This article was posted on Tuesday, Feb 01, 2022

With 2021 behind us and eviction moratoriums coming to an end, investment property owners ready to make a change are evaluating new opportunities and often planning to perform a 1031 Exchange. Many owners are motivated to sell because of the increasingly demanding regulatory environment. Others are selling because of lifestyle changes, and the desire to eliminate active management and improve cash flow potential. 

However, before deciding to sell, it is important to know your property’s cash flow performance metrics, which can be viewed in two ways: the first is as a Return on Investment or “ROI” and the second is as a Return on Equity or “ROE.”  

Calculating Investment Property ROI 

Return on Investment tells an owner how well their original investment performed during its life. Calculation of this metric is done by comparing the net cash flow (rental income, less operating expenses, and debt servicing costs) over the years to the original investment made in the property (often the down payment on the property plus any significant capital expenditures that improved the property). ROI is a key metric an owner can use when asking themselves, “Was this a good investment?”

Calculating Investment Property ROE

- Advertisers -

To capture your property’s appreciation and compare 1031 Exchange replacement property options, we turn to the Return on Equity metric. Return on Equity is calculated by comparing the earlier defined net cash flow to the implied equity held within the property. Determining the implied equity of a property requires the owner to have a good pulse on the current fair market value of their property. There are multiple ways to determine this value, an overview of which warrants an article on its own. Once a value has been determined, the outstanding mortgage balance and projected closing costs are deducted to arrive at implied net equity. The current net cash flow is expressed as a percentage of the implied net equity, resulting in the property’s ROE. This metric is critical for comparing the cash flow to what could be achieved if the property were to be sold and 1031 exchanged. 

The Bottom Line

Since many investment properties have appreciated at a faster rate than the properties’ rents and net cash flow, it is not uncommon for investment properties to produce ROEs ranging from 2.5% – 3.5%. If cash flow is a priority to an owner, they may want to consider a 1031 Exchange replacement property option, like a Delaware Statutory Trust (DST), which offers the potential to improve current income. Delaware Statutory Trusts provide unique and customizable options to help meet your 1031 objectives.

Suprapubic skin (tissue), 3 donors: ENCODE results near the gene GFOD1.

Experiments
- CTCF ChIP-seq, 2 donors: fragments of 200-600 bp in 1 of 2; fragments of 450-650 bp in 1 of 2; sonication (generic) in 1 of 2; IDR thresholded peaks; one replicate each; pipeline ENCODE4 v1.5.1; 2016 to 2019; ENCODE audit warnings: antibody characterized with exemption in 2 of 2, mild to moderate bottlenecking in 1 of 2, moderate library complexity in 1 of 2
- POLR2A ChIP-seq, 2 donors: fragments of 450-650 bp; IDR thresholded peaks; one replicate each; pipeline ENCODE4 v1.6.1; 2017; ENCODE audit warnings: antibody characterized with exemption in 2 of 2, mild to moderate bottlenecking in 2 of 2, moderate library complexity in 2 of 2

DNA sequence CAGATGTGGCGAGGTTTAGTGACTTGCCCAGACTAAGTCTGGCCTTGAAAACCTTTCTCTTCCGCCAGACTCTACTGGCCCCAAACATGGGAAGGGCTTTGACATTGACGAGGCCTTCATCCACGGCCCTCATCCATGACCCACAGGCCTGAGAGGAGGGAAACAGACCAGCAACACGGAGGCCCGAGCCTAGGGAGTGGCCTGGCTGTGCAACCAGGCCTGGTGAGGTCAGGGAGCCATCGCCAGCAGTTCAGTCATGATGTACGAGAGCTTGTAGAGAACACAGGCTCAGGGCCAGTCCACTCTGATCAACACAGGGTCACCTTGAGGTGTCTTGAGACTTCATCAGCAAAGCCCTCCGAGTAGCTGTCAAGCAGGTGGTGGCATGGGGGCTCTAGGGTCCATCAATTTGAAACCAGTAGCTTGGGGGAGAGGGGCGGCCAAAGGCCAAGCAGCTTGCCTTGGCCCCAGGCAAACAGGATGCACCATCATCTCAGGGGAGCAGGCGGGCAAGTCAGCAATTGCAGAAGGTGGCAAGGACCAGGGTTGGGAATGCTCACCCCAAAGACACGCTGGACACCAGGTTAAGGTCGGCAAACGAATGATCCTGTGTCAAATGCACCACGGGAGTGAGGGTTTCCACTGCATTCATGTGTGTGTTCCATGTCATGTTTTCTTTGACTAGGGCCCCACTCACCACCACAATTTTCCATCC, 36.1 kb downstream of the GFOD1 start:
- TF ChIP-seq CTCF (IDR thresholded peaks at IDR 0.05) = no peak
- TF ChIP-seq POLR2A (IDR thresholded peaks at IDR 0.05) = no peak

As Chief Exchange Strategist, Austin leads the firm’s team of licensed 1031 Exchange advisors & analysts and provides consultation on tax liability, deferral strategies, legal entity structuring, co-ownership arrangements, 1031 replacement property options, and Delaware Statutory Trust investments.

Real Estate Transition Solutions is a consulting firm specializing in tax-deferred 1031 Exchange strategies and Delaware Statutory Trust investments. For over 26 years, we have helped investment property owners perform strategic 1031 Exchanges by developing and implementing well-planned, tax-efficient transition plans carefully designed to meet their objectives. Our team of licensed 1031 Exchange Advisors will guide you through the entire Exchange process and help you select 1031 replacement properties best suited to meet your goals. To learn more about Real Estate Transition Solutions, call 888-286-5395 or visit our website at

IMPORTANT INFORMATION: The information herein has been prepared for educational purposes only and does not constitute an offer to purchase or sell securitized real estate investments. Such offers are only made through the sponsor’s Private Placement Memorandum (PPM), which is solely available to accredited investors and accredited entities. Case studies and examples are for illustrative purposes and not representative of future results. There are risks associated with investing in real estate properties, including, but not limited to, loss of entire investment principal, declining market values, tenant vacancies, and illiquidity. Because investor situations and objectives vary, this information is not intended to indicate suitability for any particular investor. This material is not to be interpreted as tax or legal advice. Please speak with your own tax and legal advisors for advice/guidance regarding your situation. DST 1031 properties are only available to accredited investors (generally described as having a net worth of over $1 million dollars exclusive of primary residence) and accredited entities only. If you are unsure if you are an accredited investor and/or an accredited entity, please verify with your CPA and Attorney. Securities offered through Aurora Securities, Inc. (ASI), member FINRA/SIPC. Advisory services offered through Secure Asset Management, LLC (SAM), a registered investment advisor. ASI and SAM are affiliated companies. Real Estate Transition Solutions (RETS) is independent of ASI and SAM.

Read more articles from the February 2022 edition of the AOA Magazine